Another special woman in the history of the Norwegian arts – the beloved actress Eva Wenche Steenfeldt Stang (5 December 1917 – 28 March 2011). This woman rocked the stage, television, and any place where she could act. The piece that brought such a star to the centre of the Norwegian arts was her performance in To Tråder by Carl Erik Soya. Since then she became a regular of the National Theatre, with almost constant appearances from 1952 onwards. Foss was also gifted with a great voice, which expanded her shores performing in operettas, as well as doing soe voice acting in her later life – Foss was the voice for the animated character Enkefru Stengelføhn-Glad. But the reason why the Norwegians always have a soft spot for this woman is due to her activism and social support. Foss was mother to a child with Down Syndrome who unfortunately died, and in 1971 she suffered from breast cancer and endured it. She did not let these traumatic experiences to bring her down: she became an active supporter of raising awareness for the disabled members of society, to the point of founding the holiday resort Solgården (Alicante, Spain). After her experience with cancer she spoke publicly about this once again to raise awareness and to give hope to those who may share her fate. Moreover, Foss was supportive of gay rights and gay marriage and often confronted the Christian Democratic Party for their position against homosexuals. This remarkable woman earned in his life the title of Star of the Order of St. Olav (1988) as one of the few civilians who received this knightly title from the king, as well as a number of other awards for her artistic and personal contributions. Her death brought so much grief to the Norwegian population that she was granted an honoured funeral at the expense of this state – making her the firth woman in Norwegian history to receive such privilege. Her funeral was broadcasted on national television and attended by the king, queen and prime minister of the country.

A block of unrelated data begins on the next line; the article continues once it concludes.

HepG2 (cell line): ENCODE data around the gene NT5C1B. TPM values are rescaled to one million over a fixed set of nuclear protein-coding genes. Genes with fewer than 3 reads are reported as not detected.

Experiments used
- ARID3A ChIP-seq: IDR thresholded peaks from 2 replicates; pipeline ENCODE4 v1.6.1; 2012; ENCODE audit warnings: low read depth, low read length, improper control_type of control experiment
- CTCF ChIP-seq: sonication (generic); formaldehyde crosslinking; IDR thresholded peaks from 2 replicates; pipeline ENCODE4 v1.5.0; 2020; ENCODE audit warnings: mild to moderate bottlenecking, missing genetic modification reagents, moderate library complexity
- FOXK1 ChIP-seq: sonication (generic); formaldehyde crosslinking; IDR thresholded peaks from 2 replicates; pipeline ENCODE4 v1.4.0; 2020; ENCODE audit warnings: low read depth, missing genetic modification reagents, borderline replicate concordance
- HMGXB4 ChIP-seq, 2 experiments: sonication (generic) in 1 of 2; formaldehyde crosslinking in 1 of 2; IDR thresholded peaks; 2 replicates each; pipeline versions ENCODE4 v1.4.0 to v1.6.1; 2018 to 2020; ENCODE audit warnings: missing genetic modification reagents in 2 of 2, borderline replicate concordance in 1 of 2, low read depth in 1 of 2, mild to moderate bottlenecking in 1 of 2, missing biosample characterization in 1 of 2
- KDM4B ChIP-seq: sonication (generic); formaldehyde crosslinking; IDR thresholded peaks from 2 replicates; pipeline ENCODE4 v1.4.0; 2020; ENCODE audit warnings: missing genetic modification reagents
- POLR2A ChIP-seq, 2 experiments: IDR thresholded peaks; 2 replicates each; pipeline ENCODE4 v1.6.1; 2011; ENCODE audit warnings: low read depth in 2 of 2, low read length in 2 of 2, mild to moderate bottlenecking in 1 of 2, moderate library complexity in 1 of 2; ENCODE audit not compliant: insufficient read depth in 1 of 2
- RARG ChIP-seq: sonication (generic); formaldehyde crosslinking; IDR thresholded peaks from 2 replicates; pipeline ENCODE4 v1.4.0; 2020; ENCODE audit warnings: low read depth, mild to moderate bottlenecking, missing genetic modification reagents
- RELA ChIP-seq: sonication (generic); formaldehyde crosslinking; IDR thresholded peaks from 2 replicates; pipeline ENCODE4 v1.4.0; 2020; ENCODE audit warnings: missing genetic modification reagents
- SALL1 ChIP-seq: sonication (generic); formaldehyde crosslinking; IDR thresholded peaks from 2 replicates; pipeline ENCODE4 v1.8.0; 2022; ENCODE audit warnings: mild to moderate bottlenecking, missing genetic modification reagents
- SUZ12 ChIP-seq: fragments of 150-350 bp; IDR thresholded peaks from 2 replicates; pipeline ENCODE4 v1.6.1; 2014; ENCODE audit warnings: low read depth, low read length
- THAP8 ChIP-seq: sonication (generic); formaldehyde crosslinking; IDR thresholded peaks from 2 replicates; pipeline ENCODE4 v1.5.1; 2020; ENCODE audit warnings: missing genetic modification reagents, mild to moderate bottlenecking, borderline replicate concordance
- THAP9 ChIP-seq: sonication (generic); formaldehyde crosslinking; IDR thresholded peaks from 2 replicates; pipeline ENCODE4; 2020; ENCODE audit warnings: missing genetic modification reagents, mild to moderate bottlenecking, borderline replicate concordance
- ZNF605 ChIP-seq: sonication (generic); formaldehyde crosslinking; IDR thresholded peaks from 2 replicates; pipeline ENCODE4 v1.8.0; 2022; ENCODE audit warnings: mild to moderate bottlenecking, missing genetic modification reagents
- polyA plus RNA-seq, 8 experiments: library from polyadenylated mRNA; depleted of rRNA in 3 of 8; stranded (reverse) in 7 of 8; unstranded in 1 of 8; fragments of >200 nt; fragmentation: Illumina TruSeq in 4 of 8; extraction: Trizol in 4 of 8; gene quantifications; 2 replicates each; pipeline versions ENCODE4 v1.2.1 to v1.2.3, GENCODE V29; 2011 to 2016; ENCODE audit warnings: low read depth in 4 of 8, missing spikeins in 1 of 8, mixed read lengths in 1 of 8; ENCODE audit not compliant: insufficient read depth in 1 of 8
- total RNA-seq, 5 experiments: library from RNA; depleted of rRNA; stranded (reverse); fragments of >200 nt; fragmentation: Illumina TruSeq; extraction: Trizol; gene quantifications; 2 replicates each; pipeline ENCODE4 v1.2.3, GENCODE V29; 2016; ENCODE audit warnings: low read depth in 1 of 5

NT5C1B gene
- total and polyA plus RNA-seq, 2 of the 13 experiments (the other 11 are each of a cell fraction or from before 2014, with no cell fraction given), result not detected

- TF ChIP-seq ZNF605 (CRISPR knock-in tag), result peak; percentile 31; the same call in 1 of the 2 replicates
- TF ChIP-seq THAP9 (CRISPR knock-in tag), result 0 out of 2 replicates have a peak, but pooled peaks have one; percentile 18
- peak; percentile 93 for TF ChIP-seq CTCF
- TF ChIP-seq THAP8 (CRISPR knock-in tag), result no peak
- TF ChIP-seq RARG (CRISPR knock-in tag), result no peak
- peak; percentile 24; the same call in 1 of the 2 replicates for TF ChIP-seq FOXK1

I want to end this post on a completely different note though, because I have a lot of respect for this man, and as a historian, I could not miss him.

Ludvig Holberg - by the National Theatre.